The history of Longjing and Biluochun

Updated: 2012-03-31 10:21

By Ye Jun (

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Longjing (dragon well) tea got famous as early as in the Ming Dynasty (1368-1644). Two people contributed to the great fame of Longjing and Biluochun. Local tea farmers and tea brewers will tell you stories about Qing Dynasty (1644-1911) emperor Qianlong, who wrote several poems for Longjing tea, and named Biluochun (emerald spring spirals) himself during his tours to Hangzhou and Suzhou.

Another person who made Longjing green tea famous is late Chinese leader Mao Zedong, who used the tea as a state gift to visiting foreign leaders since he visited tea farms in Longjing Village in 1963.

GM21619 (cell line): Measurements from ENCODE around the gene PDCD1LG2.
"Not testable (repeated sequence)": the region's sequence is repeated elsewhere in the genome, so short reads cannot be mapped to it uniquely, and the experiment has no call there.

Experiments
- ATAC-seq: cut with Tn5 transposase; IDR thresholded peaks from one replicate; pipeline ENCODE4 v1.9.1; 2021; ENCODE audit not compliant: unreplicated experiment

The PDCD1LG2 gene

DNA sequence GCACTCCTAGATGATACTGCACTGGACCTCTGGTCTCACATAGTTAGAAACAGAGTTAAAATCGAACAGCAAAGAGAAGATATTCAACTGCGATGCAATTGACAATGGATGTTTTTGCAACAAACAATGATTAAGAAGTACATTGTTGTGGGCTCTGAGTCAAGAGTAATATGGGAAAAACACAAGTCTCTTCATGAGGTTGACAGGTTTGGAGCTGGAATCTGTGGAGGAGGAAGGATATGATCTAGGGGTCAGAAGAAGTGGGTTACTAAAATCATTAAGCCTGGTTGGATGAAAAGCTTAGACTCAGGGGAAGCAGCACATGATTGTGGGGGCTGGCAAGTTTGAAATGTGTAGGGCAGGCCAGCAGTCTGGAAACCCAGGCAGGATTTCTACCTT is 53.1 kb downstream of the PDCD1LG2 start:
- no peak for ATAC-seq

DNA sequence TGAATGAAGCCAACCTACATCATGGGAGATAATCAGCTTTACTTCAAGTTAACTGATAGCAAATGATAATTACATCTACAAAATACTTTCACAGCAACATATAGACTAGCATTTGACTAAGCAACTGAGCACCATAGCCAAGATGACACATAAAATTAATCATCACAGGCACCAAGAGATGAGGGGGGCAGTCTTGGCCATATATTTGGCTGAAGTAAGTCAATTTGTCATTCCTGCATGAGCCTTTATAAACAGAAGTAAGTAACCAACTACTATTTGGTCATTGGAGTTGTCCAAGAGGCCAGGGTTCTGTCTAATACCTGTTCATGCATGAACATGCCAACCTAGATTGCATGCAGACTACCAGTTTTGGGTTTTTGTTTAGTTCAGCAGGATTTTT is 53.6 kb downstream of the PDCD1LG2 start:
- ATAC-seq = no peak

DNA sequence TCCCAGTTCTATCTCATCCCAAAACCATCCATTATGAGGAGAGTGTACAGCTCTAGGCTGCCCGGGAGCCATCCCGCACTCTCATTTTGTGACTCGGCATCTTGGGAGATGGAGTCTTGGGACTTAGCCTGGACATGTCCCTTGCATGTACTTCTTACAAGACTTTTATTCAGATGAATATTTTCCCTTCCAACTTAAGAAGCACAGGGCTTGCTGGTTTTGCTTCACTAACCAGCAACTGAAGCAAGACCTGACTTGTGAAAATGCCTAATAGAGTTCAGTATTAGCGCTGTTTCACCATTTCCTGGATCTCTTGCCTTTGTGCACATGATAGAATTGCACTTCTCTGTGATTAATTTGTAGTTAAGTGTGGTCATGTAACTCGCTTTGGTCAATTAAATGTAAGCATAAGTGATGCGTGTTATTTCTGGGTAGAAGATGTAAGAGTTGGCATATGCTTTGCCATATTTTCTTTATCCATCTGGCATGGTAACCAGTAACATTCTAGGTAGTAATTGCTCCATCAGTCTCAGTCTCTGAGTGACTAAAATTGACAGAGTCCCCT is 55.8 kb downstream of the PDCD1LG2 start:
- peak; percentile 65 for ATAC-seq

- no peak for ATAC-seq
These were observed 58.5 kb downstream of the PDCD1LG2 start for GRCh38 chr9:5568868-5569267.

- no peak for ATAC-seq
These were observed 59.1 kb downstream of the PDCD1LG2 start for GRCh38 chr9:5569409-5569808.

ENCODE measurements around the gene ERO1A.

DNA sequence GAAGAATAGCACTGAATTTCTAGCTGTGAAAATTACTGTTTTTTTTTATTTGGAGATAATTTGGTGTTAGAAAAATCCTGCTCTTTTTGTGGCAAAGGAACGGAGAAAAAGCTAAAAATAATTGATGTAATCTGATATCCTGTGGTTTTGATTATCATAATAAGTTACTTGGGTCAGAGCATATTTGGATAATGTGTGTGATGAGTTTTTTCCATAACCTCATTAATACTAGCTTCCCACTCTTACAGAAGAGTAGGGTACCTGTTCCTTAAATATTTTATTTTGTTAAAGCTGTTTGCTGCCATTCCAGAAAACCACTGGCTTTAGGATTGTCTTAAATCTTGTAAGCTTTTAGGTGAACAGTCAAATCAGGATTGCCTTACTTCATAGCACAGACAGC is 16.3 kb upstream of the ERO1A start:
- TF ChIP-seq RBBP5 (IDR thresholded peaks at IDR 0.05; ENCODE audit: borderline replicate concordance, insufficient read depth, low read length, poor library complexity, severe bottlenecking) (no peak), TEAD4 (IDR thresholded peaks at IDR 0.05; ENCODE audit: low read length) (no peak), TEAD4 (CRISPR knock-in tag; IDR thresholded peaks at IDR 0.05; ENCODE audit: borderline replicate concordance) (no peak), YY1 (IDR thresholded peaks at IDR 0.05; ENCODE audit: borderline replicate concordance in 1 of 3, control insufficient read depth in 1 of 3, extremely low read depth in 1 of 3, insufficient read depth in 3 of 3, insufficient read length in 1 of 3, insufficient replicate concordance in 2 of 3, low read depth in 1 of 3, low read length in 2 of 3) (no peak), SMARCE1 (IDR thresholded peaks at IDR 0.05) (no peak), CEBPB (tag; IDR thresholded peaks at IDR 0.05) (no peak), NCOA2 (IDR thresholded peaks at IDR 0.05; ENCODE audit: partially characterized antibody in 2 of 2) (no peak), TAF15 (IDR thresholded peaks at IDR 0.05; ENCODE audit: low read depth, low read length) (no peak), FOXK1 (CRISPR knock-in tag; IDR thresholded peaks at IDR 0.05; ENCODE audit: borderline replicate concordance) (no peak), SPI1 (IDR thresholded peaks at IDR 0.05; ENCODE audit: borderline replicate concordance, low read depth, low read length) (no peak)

In 2001, Longjing tea got under original designation protection. Only teas produced within 168 square kilometers within the famous Xiwu, West Lake scenic area, can be called Xihu Longjing. Other teas produced in Zhejiang province can only be called Longjing. The most famous areas producing the tea are Shifeng Shan (lion peak mountain), Meijiawu, and Longjing Village.

After picking, the tea goes through withering, roasting, and hand-frying in the wok to get it into a flat, straight, smooth and crisp spear shape. In 2009, the processing method was rated state level intangible cultural heritage.

Like Longjing, Biluochun is processed on the same day of picking. It is dried, and hand-rubbed into lovely green curls, with a lot of tiny downy hair, an indication of quality. Dongting Lake's Dongshan (east mountain) and Xishan (west mountain) are considered to produce the best Biluochun green teas.